Originally Posted by Wilhelm
Roach, why don't you give it a try and find out? At my old gym we had a national savate champion and he was REALLY tough to spar. Kicks coming from every angle. The thing about standing in a boxing/kickboxing/savate stance that's more angled and less square than a wrestling/MT stance is that it leaves your lead leg more exposed for takedowns and leg kicks. It's also not that easy to say "the sport version doesn't have knees or lots of leg kicks, but you can learn them etc" because a lot of the techniques of any sport/martial art are optimized according to making them successful within the rules of the sport.
If what you care about is MMA then train everything at once so that you always keep in mind what doesn't work in that set of rules. It may be that you can do best with boxing or savate instead of MT, but maybe in trying it out you'll see why everyone mostly goes with it.
I don't understand why you say it leaves your leg more open to leg kicks when in the videos I posted, both guys could utilize leg kicks, but the Savate guy was in no more danger than the Muy Thai practitioner?
I mean, is it really necessary to stand squared up?
I don't see Anderson Silva standing squared up, nor Rampage.
Doesn't getting out of the way of a single leg take down come down more to the athlete rather than the style?
I mean, if you have slow reactions, you get taken down, right?
You said the Savate practitioner was very hard to spar, so why would you give the impression that Muy Thai is superior?
Wouldn't it be best to learn both, but utilize the Savate stance and footwork from a distance, and utilize either boxing or Muy Thai from up close?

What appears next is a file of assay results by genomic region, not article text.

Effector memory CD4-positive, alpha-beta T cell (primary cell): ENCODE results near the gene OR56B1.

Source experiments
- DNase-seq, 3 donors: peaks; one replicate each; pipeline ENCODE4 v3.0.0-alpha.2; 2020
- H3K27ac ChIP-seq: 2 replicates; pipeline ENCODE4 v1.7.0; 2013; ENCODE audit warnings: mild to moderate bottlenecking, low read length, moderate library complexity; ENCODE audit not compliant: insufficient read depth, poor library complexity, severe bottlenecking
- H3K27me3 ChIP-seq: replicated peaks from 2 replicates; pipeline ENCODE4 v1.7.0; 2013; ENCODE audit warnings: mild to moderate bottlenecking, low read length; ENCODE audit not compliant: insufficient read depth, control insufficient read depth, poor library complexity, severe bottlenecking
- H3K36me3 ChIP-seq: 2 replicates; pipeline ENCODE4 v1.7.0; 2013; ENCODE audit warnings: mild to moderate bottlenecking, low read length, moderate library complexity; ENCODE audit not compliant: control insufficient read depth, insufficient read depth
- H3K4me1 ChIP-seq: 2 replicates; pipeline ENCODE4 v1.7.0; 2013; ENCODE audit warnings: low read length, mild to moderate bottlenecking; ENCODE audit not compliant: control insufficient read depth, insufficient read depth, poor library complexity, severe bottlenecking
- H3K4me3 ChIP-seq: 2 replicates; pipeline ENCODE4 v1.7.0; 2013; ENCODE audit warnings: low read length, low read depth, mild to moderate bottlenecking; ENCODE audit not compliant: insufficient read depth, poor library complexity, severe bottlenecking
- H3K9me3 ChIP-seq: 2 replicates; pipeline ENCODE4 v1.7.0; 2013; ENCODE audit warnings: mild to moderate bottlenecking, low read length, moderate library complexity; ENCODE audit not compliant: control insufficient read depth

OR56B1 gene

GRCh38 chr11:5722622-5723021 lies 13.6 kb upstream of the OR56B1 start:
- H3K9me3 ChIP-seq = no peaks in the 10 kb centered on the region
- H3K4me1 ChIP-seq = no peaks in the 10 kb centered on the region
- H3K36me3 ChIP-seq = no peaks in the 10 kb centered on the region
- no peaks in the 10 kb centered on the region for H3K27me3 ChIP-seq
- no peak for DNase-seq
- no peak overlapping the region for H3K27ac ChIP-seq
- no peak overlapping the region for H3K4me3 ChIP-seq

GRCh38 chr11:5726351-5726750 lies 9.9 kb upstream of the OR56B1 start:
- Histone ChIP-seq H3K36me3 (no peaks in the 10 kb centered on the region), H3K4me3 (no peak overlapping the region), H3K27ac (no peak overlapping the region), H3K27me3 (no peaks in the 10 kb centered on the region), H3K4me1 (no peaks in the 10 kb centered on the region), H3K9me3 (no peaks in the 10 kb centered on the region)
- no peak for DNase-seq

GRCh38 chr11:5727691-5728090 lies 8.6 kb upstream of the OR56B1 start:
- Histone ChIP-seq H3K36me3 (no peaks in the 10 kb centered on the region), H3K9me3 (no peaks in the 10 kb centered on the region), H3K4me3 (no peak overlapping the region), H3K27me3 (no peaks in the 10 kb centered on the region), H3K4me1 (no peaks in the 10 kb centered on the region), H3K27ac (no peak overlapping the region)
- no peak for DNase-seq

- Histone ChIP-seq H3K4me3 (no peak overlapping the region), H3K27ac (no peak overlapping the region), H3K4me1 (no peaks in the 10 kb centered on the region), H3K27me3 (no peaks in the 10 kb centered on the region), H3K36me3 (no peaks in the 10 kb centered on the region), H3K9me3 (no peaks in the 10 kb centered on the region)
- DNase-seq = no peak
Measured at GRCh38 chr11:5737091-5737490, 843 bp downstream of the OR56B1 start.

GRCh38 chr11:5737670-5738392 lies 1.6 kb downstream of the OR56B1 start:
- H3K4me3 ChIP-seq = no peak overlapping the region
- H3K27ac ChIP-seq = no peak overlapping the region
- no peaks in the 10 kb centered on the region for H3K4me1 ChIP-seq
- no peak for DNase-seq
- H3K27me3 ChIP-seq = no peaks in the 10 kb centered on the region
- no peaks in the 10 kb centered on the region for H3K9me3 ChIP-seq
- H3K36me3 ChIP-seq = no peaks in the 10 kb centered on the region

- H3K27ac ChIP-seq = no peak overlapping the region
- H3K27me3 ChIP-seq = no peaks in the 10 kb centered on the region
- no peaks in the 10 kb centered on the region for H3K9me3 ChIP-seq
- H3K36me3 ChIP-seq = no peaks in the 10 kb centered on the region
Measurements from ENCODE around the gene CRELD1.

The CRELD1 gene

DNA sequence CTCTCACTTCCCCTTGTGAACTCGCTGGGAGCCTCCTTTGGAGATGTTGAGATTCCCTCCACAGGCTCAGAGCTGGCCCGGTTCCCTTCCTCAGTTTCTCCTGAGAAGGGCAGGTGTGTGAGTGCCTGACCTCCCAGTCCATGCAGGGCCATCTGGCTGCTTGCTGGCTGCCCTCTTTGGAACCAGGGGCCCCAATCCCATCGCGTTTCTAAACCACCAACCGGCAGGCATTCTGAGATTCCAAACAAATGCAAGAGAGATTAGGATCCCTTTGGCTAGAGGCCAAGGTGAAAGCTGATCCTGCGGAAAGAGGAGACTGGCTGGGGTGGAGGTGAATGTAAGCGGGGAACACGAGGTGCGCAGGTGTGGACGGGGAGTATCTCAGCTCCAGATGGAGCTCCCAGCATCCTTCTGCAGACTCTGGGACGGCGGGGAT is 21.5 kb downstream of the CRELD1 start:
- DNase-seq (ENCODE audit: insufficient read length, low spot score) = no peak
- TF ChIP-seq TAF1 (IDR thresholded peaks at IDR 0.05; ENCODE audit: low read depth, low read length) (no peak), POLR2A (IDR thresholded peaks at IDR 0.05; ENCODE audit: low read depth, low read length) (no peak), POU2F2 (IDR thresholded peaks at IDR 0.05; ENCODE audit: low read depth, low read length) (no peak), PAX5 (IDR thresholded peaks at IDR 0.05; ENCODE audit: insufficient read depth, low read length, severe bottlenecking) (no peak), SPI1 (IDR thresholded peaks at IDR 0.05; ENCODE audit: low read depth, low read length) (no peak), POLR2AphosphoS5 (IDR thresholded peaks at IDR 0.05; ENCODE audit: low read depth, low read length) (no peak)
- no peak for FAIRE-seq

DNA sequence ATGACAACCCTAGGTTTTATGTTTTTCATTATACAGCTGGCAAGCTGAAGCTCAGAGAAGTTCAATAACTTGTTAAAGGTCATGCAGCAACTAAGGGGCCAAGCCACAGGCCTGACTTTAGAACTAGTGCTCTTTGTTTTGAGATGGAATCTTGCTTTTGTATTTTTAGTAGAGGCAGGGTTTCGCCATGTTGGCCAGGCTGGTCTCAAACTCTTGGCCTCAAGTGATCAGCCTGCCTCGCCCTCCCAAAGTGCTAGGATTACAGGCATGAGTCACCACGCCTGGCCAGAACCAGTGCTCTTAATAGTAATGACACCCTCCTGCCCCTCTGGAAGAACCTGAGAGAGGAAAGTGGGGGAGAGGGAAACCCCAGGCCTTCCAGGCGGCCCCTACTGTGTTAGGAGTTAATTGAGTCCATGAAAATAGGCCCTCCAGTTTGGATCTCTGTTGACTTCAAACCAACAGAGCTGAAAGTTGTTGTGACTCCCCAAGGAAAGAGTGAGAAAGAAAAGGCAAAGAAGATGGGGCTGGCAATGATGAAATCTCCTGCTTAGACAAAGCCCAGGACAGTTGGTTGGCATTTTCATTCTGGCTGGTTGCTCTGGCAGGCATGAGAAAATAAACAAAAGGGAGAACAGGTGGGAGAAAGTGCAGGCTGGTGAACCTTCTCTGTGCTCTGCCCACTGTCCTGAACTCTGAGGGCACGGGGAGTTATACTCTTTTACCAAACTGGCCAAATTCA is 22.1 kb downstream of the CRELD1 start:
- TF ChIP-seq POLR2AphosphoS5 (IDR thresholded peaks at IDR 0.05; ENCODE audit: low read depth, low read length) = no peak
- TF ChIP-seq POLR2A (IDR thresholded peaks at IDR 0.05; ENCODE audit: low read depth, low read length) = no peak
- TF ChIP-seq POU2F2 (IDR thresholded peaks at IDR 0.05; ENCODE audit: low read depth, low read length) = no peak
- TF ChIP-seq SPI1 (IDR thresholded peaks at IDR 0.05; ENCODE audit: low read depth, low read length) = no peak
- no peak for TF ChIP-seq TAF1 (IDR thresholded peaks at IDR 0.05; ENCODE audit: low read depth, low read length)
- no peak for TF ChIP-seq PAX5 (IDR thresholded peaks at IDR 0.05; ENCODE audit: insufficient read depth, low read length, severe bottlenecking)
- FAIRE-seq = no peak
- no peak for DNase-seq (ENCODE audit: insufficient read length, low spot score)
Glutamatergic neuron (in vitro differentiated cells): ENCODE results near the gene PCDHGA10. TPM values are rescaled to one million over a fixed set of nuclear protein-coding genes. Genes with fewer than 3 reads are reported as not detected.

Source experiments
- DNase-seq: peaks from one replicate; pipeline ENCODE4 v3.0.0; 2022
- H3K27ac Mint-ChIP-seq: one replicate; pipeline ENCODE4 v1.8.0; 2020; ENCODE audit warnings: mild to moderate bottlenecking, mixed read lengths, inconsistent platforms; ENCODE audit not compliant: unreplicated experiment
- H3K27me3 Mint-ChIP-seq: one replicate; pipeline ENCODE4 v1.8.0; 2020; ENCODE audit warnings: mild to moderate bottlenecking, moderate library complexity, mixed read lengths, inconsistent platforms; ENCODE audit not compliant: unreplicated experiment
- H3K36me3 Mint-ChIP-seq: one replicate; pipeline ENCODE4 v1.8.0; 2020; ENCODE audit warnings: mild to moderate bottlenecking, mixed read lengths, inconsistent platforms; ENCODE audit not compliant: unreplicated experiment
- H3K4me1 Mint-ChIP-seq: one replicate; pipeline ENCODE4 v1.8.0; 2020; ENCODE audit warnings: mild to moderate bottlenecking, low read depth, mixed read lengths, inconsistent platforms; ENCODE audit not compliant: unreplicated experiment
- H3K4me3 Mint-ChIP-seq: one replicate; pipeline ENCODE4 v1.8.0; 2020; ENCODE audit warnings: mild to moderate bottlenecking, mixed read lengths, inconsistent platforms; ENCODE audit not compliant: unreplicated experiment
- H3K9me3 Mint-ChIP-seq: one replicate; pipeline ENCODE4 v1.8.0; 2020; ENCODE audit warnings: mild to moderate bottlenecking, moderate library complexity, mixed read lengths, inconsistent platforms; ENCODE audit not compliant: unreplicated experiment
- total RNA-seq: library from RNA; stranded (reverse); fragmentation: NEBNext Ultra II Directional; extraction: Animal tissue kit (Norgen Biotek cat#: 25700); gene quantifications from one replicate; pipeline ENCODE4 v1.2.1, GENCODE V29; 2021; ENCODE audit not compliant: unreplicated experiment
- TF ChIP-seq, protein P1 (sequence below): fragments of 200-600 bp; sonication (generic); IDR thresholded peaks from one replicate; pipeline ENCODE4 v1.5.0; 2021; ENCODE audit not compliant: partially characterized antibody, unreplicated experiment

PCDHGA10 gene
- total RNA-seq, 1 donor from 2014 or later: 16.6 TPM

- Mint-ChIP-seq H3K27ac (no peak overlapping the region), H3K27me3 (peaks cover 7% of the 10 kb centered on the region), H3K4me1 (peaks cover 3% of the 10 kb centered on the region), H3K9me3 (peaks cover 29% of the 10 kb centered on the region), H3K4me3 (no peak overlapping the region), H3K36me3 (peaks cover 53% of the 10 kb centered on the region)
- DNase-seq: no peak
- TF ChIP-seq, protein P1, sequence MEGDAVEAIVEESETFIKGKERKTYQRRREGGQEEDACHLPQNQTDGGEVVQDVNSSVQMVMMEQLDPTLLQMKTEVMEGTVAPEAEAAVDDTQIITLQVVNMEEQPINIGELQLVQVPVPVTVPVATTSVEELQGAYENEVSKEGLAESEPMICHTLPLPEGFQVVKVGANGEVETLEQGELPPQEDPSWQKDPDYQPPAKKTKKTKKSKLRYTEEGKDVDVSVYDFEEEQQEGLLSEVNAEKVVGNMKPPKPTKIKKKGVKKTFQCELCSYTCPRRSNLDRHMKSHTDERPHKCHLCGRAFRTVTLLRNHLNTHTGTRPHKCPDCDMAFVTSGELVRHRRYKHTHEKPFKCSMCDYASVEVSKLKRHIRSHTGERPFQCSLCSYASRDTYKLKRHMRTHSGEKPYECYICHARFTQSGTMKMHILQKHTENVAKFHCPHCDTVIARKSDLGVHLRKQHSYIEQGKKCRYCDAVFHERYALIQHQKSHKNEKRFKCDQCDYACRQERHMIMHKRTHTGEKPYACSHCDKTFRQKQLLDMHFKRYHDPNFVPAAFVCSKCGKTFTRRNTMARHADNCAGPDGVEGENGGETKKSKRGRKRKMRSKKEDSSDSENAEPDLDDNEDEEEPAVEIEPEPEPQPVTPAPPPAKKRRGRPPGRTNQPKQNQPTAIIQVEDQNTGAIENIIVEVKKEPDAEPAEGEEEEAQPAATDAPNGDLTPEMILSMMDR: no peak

I mean, I understand that Muy Thai has knees, but I've seen a guy get knocked out when he put somebody in a clinch, by the other guy who was throwing fast, short hooks.
I mean if you're strength is stand up, woudln't it be best to keep your distance and range, and if you get inside, typically against a guy rangier than you, would you want to try to knee him anyway?
Probably not right?
I mean, I've never seen anybody attempt to knee Jon Jones. In fact, the only way Jon Jones may be beatable is to catch him with a counter hook and hope he doesn't have a chin.
You're not going to beat him at a distance, and you can't knee him, so what good is Muy Thai knees?
I mean, the only time I really see Muy Thai knees work is when a guy is rushing in with his head down.
And I know you said, "it's easy to say, you can just learn knees," but what is there really?
I mean, it's pretty simple isn't it? It's not like it's rocket science. You just lock the guy behind his neck and drive your knee up. That's pretty simple.
In contrast, counterpunching and counterkicking someone like Savate emphasizes, that takes skill.
Am I wrong?
And I know you say, most people go with Muy Thai, but you know as well as I do, that most people don't really have much natural fluidity or rhthymm, so they would naturally be inclined to gravitate towards something that to me looks like it comes down to who can kick or punch the hardest or who can take the most punishment.